DALLAS - A federal judge blasted the Texas Rangers for its investigation into allegations of sex trafficking of foster children at a facility near Austin. The judge asked for a federal criminal investigation.
The judge was visibly disturbed by the Texas Rangers' investigation into The Refuge, saying their attempt to spin it into something else was shocking.
Federal Judge Janis Jack questioned whether the Texas Rangers understand the definition of sex trafficking.
The case involves The Refuge, a foster care ranch in Bastrop for young sex trafficking victims.
The Rangers investigated complaints about the facility and concluded that an employee accused of taking nude photos of girls in exchange for drugs did not commit sex trafficking.
The agency wrote in a March 16 letter to the governor that "there were no allegations or evidence that these residents were sexually abused or assaulted by anyone."
That letter prompted Gov. Greg Abbott to then tweet, "Texas Rangers clear Bastrop child center from allegations of sexual abuse or human trafficking. Many people jumped to false conclusions."
Paul Yetter is the attorney that sued the state for failing to provide adequate care for foster children in the 11-year-old case.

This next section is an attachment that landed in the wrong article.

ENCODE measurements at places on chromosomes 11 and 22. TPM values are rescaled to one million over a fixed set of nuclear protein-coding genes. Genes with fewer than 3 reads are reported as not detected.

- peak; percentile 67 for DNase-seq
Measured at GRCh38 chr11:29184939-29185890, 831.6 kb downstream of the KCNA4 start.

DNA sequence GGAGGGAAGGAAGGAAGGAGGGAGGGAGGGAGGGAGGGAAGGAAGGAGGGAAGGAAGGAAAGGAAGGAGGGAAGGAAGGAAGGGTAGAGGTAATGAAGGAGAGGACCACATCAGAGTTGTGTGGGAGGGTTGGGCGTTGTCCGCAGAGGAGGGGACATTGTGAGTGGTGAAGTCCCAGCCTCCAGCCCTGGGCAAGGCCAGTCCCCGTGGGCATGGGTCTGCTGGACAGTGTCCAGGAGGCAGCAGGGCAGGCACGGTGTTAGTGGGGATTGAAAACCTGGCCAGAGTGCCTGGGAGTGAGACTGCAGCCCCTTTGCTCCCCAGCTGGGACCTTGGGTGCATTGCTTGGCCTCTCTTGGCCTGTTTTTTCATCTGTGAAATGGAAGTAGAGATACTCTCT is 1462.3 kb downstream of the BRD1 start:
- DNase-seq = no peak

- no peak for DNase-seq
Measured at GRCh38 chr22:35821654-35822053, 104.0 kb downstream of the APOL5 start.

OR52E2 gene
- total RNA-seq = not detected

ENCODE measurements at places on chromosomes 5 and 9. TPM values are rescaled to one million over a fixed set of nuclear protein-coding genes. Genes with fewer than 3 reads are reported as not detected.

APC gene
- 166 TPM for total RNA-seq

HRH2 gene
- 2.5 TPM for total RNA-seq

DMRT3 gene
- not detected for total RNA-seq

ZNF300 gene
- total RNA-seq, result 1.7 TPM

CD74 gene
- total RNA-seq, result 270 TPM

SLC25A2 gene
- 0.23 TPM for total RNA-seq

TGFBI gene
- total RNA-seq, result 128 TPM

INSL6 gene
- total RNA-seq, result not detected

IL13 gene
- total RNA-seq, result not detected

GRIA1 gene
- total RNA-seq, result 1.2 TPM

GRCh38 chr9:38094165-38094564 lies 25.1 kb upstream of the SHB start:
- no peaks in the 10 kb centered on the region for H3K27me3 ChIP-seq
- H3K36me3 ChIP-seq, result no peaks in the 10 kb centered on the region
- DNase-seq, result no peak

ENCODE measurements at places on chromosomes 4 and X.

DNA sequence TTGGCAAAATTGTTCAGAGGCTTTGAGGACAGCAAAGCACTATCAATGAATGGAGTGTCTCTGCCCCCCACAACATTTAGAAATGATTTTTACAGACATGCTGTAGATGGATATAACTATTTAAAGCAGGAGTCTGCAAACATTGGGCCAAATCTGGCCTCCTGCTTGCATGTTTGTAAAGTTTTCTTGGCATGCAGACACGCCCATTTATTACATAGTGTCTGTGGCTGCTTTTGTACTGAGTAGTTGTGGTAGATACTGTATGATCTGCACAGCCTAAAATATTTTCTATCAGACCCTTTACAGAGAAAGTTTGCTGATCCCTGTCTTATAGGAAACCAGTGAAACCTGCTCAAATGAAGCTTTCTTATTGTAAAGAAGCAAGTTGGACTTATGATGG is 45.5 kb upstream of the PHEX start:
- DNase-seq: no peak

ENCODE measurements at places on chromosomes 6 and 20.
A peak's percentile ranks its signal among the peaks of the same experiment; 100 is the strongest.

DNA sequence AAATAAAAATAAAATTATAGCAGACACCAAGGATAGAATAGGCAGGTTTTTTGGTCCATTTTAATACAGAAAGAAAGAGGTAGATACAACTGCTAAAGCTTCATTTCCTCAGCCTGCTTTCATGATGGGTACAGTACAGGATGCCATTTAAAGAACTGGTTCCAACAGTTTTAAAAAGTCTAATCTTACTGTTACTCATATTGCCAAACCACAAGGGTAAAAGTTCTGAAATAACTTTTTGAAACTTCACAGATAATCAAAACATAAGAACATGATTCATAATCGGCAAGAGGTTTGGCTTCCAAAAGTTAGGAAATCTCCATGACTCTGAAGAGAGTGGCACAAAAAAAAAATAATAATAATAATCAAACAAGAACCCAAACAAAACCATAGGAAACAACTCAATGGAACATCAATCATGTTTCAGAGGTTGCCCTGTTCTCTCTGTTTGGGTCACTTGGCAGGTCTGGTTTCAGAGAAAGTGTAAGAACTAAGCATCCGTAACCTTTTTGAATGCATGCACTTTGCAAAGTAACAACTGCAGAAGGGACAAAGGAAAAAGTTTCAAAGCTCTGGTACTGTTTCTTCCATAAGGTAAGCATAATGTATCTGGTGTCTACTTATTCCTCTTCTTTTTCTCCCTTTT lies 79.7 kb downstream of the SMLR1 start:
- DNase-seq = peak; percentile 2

"The thing that was most shocking about the Texas Rangers conclusion that there was no evidence of sex abuse is there was lots of evidence of that. The commissioner of DFPS today told the judge she believed there was lots of evidence of sex abuse. It is obvious there was. We don't know why the rangers report said otherwise."
Texas Rangers Director Steven McCraw did not attend Wednesday's hearing.
An attorney for The Refuge was there but did not testify or speak to the media afterward.
Yetter says there is no doubt the state is failing the foster care system.
"The state commissioner herself said that in our recent hearing," he said. "These children are innocent. They are not there by their own choice, and the state has to keep them safe."
A report by federal court monitors found The Refuge had a host of problems. All of the children at the facility have been removed, but no one has been charged criminally.
Yetter says it is going to take time to solve Texas's many issues in the foster system.
"With a rich state like Texas, we should be treating our children better than this. They should not be going out of state for care. They should not be in unsafe places. It is our duty to keep them safe."
Jack threatened to hold the head of the Department of Family Protective Services in contempt for not turning over videos of interviews with victims at the refuge. Under that threat, the agency agreed to allow court monitors to view the videos.